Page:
Optical Monitoring System:
An optical bench  was used for daily testing of both exposed and control lenses. A 670 nm diode laser with the beam parallel to the axis of the lens was directed towards the cultured lens along one meridian in 0.5 mm increments. After passing through the lens, the laser beam is refracted and the system determines the back vertex focal length for every beam position. Each scan consists of measurements of the same beam from 22 different points across the lens. This optical monitoring apparatus uses a computer-operated scanning laser beam, a video-camera system and a video frame analyzer to record the focal length and transmittance of the cultured lens. The scanner is designed to measure the focal length at points across the diameter of the lens. The lens container permits the lens to be exposed to a vertical laser beam from below. The laser source projects its light onto a plain mirror, which is mounted at 45° on a carriage assembly. The mirror reflects the laser beam directly up through the test lens. The mirror carriage is connected to a positioning motor, which moves the laser beam across the lens. The camera sees the cross section of the beams and, by examining the image at each position of the mirror, Scan-Tox software is able to measure the quality of the lens by calculating the back vertex distance for each beam position.
A lens of good optical quality is able to focus the laser beam from the various locations at a fairly sharp focal point [19,20]. When the lens is damaged, it fails to intersect these laser beams at a consistent focal point. Measurements of variability of focal length is a quantitative measure of lens damage.
Lens Epithelium Microscopy and Histochemistry:
Microscopic changes in the lenses exposed to microwaves or conductive heat treatment were analyzed by photographing the lenses in an inverted microscope. After 10 to 15 days in culture lenses were photographed. In addition, the lens capsule was carefully removed, and the epithelium was analyzed for ATPase activity. Histochemical analysis of magnesium-activated Na,K ATPase was performed according to .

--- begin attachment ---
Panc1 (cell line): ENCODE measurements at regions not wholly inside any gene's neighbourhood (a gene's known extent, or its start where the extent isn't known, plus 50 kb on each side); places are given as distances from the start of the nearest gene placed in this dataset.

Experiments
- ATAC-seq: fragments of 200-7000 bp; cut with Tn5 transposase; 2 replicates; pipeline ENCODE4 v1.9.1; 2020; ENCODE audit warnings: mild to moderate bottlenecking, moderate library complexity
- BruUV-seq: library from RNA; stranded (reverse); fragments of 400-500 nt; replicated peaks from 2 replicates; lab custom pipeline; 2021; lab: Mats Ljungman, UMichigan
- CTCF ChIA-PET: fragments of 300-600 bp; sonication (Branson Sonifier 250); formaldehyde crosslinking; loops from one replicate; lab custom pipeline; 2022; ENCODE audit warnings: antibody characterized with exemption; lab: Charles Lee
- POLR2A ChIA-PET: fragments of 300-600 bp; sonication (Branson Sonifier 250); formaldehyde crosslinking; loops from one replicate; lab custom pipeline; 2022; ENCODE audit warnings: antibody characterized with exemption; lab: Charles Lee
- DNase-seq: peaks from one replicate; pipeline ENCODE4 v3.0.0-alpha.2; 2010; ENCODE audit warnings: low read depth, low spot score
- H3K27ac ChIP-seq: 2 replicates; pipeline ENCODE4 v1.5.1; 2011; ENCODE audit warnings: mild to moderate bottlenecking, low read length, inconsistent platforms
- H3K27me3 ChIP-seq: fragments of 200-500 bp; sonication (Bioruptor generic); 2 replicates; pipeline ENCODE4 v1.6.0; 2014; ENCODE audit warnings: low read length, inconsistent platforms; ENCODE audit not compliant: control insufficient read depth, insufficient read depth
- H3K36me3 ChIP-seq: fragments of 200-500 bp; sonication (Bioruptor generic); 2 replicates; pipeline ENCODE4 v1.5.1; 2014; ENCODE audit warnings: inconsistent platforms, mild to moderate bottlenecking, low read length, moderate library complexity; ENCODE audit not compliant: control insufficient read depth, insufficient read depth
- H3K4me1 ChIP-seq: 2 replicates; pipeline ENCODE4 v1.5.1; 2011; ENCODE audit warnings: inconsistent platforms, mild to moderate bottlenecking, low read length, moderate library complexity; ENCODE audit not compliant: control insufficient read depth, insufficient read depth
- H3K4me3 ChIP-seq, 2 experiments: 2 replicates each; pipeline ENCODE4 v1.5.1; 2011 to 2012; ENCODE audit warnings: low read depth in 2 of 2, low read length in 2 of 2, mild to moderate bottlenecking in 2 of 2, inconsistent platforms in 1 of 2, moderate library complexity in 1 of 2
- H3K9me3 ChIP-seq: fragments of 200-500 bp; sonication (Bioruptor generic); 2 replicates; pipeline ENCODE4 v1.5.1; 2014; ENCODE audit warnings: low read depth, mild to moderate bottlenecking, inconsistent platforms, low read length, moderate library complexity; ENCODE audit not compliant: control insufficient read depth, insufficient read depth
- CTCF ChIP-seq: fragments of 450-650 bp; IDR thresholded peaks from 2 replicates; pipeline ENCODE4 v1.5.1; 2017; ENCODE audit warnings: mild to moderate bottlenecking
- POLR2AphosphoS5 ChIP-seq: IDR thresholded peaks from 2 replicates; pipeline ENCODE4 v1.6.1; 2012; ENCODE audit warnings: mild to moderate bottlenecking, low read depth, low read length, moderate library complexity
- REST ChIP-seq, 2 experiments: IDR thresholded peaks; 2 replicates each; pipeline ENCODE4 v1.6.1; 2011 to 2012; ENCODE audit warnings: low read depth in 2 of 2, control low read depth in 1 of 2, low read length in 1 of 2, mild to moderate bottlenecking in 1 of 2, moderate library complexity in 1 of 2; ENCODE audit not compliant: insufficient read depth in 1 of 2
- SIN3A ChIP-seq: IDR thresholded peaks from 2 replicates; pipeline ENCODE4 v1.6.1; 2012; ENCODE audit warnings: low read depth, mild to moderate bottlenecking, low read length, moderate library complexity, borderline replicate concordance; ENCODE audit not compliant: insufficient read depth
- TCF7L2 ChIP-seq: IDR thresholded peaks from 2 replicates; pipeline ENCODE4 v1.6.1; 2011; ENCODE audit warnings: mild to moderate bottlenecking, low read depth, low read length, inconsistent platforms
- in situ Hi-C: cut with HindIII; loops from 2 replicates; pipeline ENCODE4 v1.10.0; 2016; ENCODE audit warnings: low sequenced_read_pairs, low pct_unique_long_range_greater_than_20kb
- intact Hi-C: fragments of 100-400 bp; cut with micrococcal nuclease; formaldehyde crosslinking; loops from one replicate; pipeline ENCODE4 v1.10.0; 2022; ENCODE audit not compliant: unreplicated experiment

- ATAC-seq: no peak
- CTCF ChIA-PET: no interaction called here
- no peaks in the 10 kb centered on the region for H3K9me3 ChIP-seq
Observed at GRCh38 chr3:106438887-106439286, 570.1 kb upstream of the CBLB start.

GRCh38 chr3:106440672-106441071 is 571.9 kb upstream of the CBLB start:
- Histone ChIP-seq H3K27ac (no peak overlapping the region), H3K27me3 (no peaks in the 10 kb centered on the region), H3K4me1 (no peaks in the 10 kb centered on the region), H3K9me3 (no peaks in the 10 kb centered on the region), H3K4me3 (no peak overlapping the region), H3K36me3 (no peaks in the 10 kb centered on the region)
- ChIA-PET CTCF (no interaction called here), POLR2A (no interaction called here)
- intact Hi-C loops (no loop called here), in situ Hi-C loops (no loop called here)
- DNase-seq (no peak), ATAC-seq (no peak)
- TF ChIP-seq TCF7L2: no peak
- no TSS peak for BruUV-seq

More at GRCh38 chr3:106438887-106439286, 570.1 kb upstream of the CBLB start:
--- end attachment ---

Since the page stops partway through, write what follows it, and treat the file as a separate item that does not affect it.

Fig. (1) demonstrates the optical quality of control lenses and lenses exposed to microwaves. For each time of microwave exposure, damage reached a maximum approximately four days after beginning of exposure. At the shorter time of exposure (90 cycles) lens damage began to decline as soon as the microwave exposure stopped on day 6 of the culture. However, damage continued in lenses receiving 192 cycles of microwave exposure, with the variation in focal length remaining high up to the time when the radiation exposure ended on day 9 of culture. Our optical measurements clearly demonstrate that the lens begins to recover from microwave damage, which is demonstrated by the reduced focal length variability measurements. Lenses were analyzed microscopically at the end of the analysis of focal length variability (days 10 to 15 of culture).
To compare the effects of microwaves with those of conductive heat, lenses were warmed to 39.5ºC (Fig. 2). Lenses were exposed to two hours of heat three times with 24 hours interval between treatments beginning on day 2 of the culture. The lenses were kept in culture for 11 days. These results demonstrate the optical quality of lenses exposed to heat.
Fig. (3) demonstrates inverted microscope photographsof control and treated lenses. Lenses exposed to electromagnetic treatment of 90 cycles show almost no damage when the lens is viewed at low magnification, but at high magnification it is clear that damage is located at the lens epithelial layer.
Lenses exposed to 192 cycles demonstrate damage to lens epithelium at both magnifications. The cell layer was not intact, there were damaged cells demonstrated by the black spots. Lenses exposed three times to a temperature of 39.5ºC for 2 hours showed a profoundly different pattern of damage. The damage appeared as bubbles on the surface and between the cells. The appearance of lens epithelial cells in Fig. (3F) (exposure to 192 cycles of microwave radiation) and Fig. (3H) (exposure to heat) clearly demonstrates the difference between electromagnetic radiation and heat.
A series of temperature measurements in the vicinity of the lens, inside the vessel, in the tissue culture fluid were performed during exposure to the microwave radiation, and the temperature was found to be stable and consistent with the temperature monitored by the incubator probe (35ºC).